​We think by net neutrality you are referring to the recent revocation of the 2014 net neutrality rules by the FCC (This of course assumes you are in the USA; if you are in another country then their rules and regulations apply).

​Essentially, the Internet worked just fine from it’s founding up until 2014 without those FCC rules in place, and it’ll work just fine now they’re gone. There are legal protections in place (for example, anti-trust legislation) to prevent anyone getting too greedy or abusive in the ISP space.

​That’s not to say new legislation won’t be required in the future; the world is changing rapidly and our protective mechanisms may need to adapt as the dynamics of our technology environment evolve.

​For the record, we are a staunch advocates of net neutrality both in principle and in practice. However, the frenzy over this rule revocation is largely unwarranted.

​​

With all this fuss about net neutrality, exactly how much are we relying on America for our regular global use of the internet?

We're assuming from the question that you are outside the USA. Two parts to the answer, really.

​Firstly, the fuss about net neutrality is mainly just that, fuss. Brouhaha caused by media misunderstandings and misinterpretations, and many people looking skywards nervously as a result. Nothing really to see here.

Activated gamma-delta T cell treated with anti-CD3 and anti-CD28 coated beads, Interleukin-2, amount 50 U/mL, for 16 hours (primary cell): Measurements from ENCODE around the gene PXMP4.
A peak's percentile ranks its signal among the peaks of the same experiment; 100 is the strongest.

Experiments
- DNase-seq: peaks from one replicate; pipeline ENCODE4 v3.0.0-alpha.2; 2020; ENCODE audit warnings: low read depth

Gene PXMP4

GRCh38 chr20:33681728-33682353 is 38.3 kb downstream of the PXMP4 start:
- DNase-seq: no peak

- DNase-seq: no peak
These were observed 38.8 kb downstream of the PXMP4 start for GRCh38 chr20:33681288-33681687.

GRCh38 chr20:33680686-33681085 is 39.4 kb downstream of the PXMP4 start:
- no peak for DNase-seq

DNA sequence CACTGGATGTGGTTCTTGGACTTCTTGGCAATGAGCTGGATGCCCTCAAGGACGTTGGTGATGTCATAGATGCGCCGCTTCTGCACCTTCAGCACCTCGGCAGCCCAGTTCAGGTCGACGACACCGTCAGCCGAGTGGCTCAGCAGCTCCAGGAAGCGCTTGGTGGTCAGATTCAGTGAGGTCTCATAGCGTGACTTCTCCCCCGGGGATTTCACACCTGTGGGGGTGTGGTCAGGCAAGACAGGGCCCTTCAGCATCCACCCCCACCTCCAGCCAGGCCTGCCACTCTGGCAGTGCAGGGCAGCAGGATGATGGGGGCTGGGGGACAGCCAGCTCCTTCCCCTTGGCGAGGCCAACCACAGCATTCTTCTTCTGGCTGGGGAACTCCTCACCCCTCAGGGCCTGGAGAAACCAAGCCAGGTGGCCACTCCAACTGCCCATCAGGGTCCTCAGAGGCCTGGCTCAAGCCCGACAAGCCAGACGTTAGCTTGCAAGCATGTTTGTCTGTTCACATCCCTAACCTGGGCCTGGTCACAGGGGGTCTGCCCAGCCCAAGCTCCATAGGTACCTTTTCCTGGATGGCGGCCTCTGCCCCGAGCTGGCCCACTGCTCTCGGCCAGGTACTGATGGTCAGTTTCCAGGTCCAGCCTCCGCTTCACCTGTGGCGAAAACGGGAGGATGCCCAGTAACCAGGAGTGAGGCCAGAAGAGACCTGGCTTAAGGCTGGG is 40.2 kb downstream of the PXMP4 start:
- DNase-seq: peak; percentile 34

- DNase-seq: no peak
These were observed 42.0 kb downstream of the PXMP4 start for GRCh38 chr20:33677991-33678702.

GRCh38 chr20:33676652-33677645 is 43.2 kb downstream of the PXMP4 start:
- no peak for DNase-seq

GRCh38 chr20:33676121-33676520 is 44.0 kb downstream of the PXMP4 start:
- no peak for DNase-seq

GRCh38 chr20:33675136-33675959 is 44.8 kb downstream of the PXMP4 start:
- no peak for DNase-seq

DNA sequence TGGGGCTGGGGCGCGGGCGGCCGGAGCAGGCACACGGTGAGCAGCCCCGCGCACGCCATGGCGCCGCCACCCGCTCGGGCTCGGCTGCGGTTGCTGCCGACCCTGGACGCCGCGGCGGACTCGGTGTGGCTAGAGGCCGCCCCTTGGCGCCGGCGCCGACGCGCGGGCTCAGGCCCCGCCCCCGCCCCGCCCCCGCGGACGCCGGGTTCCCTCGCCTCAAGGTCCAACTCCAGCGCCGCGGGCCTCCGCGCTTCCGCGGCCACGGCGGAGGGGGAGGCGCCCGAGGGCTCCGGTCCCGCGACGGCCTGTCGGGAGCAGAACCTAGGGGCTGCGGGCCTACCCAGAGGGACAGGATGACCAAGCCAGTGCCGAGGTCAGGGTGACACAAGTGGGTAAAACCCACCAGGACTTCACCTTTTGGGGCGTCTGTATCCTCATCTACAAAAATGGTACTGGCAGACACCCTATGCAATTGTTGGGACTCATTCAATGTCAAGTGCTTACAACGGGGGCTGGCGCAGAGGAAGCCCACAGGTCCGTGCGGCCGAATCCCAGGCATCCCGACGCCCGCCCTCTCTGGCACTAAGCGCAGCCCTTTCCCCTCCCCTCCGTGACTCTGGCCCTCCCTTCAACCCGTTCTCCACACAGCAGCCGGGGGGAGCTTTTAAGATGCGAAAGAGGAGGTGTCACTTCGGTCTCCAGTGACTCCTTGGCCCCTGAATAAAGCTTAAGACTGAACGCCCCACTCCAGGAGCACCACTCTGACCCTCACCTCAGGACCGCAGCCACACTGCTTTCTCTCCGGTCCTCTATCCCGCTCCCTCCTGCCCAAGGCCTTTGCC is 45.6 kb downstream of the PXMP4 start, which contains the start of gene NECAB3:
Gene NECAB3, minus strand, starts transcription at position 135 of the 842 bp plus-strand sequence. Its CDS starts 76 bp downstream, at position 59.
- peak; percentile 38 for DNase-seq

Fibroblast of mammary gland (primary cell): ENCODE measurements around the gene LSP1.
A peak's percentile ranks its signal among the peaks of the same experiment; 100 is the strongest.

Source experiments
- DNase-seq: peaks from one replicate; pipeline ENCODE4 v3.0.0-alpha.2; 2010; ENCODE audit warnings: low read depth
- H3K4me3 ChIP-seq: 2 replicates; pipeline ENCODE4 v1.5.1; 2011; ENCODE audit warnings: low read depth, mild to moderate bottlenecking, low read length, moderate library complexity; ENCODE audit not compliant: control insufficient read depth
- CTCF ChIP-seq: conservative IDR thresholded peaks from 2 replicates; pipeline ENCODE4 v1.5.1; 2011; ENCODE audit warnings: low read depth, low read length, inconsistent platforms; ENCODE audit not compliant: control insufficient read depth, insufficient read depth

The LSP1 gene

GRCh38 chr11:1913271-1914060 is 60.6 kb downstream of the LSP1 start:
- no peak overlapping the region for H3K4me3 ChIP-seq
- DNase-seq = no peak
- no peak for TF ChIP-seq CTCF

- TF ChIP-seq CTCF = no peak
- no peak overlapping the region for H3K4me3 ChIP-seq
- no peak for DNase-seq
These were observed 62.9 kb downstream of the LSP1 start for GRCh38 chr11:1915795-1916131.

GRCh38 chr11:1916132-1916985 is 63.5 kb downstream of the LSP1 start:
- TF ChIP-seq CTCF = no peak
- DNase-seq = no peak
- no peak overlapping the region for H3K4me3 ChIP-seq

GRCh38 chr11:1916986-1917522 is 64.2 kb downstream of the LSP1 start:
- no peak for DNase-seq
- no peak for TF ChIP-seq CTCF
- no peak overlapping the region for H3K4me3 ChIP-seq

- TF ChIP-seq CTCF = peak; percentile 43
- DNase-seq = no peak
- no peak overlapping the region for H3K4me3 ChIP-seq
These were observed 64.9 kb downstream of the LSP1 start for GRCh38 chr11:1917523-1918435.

​If you’re not in the USA, you probably don’r depend on US based ISP’s or services anyhow. The only time you might be impacted is if you were trying to access a small server or service that was located in the USA and someone between you and that service decided to be problematic.

If you’re in (say) the UK, and you mainly access sites ending in “.co.uk” you don’t rely on America much at all for your Internet use.

What if net neutrality fails, and the internet becomes like broadcast TV, what can we do?

​Interestingly, for many people the Internet is indeed like broadcast TV in that (in the USA) a massive number of subscribers have only one ISP option - their local MSO or cable company - the same guys who control access to broadcast TV, and who have a monopoly based on Cable TV franchises.